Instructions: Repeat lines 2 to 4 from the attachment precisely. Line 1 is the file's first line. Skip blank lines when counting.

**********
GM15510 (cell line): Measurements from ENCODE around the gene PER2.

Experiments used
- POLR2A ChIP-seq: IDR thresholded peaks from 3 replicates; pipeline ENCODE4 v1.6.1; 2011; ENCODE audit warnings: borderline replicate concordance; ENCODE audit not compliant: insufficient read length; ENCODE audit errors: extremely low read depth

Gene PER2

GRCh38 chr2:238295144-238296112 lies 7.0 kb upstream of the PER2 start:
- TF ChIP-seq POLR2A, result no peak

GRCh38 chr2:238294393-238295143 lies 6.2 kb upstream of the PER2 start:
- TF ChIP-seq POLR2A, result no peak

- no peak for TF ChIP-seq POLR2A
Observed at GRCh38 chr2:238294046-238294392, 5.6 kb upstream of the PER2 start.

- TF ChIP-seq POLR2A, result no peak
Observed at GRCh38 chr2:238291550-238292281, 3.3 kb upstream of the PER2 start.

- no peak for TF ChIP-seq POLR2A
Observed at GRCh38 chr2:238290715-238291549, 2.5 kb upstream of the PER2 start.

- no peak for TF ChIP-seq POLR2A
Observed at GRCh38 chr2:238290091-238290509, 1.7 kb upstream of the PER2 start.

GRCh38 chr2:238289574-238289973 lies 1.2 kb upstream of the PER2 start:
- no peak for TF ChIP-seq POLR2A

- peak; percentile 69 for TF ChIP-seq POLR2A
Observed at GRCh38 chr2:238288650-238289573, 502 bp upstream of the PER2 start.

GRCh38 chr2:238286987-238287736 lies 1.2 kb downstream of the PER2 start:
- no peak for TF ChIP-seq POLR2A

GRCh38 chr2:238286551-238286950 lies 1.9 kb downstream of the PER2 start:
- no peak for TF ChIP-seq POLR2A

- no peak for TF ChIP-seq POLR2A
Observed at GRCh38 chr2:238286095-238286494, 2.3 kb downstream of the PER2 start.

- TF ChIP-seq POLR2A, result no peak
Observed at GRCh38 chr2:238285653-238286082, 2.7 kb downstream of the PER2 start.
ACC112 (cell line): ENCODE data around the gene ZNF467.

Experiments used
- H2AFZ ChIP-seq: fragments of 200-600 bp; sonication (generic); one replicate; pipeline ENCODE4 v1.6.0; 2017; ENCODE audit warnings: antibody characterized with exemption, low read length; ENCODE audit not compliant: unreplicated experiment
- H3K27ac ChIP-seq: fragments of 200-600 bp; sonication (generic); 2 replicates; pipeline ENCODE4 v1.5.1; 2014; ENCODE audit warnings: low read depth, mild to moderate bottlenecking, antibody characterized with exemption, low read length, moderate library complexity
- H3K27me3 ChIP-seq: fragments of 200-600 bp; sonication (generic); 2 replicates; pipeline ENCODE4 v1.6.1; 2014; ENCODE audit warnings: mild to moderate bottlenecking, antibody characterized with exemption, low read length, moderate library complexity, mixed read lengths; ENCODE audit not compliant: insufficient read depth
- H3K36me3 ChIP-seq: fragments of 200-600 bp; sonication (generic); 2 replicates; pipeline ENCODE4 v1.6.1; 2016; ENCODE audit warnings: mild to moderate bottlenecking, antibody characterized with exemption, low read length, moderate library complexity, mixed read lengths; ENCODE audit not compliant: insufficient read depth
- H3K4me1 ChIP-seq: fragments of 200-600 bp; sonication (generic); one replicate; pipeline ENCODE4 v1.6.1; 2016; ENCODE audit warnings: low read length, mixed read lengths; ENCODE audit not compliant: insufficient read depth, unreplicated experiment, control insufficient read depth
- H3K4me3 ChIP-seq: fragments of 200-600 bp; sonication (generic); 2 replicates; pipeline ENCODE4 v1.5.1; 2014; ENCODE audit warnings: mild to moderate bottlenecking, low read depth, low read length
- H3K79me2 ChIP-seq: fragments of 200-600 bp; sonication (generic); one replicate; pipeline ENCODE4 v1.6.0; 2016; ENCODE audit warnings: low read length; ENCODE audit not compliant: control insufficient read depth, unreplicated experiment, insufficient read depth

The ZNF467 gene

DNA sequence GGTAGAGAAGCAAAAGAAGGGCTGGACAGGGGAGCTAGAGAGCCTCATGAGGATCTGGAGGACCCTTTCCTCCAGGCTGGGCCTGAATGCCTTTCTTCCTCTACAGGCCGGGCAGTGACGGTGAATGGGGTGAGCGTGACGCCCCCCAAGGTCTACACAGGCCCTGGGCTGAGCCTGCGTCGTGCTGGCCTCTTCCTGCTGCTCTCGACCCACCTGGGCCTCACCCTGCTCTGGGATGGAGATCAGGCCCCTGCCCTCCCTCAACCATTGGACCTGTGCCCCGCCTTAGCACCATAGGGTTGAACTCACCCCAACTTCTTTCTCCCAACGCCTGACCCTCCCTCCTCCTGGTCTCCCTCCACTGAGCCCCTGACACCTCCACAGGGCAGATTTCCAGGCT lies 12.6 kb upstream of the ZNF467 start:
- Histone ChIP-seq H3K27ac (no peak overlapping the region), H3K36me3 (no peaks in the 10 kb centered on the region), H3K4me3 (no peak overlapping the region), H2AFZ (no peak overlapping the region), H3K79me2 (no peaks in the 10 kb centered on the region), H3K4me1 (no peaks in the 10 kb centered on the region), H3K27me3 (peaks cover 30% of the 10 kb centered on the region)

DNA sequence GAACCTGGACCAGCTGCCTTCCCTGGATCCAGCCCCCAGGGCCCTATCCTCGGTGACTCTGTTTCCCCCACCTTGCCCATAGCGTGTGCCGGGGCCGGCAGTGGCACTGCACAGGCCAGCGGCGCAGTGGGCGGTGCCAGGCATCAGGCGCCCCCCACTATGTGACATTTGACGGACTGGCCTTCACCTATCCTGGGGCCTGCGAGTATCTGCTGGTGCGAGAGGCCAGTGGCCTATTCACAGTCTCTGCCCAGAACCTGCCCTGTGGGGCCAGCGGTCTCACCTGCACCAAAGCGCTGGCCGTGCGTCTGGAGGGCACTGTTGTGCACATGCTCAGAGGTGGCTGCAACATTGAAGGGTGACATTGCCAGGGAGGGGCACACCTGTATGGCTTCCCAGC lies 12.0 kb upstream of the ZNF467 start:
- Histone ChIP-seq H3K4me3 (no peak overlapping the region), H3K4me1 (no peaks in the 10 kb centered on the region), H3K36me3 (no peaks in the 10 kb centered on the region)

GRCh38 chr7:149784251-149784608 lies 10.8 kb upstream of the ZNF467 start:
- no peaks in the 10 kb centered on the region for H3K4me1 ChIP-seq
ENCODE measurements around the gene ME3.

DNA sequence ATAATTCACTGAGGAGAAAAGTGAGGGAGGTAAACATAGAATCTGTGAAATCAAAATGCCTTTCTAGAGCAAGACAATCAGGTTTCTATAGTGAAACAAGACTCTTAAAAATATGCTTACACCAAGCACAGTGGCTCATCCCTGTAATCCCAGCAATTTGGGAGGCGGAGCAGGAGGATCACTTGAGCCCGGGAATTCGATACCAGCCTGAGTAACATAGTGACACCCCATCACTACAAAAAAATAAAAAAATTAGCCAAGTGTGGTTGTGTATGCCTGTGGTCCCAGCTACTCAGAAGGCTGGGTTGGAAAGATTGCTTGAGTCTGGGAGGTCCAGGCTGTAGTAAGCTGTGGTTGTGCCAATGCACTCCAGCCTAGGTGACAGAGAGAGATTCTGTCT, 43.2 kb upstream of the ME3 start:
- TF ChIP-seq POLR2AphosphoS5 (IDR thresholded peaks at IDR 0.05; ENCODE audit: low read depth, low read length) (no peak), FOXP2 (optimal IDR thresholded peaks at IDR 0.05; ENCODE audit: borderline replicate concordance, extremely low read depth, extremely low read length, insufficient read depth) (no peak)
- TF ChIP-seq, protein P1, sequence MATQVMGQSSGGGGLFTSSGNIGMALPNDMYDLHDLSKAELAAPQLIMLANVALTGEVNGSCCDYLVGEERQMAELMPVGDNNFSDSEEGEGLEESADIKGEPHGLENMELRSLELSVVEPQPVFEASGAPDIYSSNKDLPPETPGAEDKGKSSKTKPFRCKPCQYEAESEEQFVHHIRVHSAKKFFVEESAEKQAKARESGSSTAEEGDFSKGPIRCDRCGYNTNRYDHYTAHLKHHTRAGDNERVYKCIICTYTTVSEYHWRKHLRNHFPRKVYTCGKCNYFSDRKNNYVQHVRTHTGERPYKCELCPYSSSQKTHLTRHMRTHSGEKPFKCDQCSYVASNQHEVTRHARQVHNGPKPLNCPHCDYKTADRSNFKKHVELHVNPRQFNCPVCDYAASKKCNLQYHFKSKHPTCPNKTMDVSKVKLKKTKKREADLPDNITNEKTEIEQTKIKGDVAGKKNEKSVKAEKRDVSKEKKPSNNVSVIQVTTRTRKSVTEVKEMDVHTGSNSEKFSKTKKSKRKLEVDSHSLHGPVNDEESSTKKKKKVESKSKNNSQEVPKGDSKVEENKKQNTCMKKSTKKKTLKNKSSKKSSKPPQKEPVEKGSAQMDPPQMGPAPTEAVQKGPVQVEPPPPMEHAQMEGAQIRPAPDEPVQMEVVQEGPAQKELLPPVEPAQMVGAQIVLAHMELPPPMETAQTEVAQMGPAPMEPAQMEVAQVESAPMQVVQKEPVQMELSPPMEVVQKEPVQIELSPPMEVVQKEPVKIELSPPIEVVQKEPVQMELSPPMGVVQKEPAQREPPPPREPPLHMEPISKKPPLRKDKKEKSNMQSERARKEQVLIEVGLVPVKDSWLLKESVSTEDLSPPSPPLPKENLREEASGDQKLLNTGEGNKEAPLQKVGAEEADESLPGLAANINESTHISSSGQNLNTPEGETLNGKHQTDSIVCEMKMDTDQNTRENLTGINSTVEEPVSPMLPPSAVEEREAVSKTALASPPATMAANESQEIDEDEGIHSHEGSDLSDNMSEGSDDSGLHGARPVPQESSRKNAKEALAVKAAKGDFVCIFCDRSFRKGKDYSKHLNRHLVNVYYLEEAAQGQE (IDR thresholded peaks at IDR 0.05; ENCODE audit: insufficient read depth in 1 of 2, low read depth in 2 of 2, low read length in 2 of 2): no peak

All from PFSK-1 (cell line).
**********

Experiments used
- POLR2A ChIP-seq: IDR thresholded peaks from 3 replicates; pipeline ENCODE4 v1.6.1; 2011; ENCODE audit warnings: borderline replicate concordance; ENCODE audit not compliant: insufficient read length; ENCODE audit errors: extremely low read depth

Gene PER2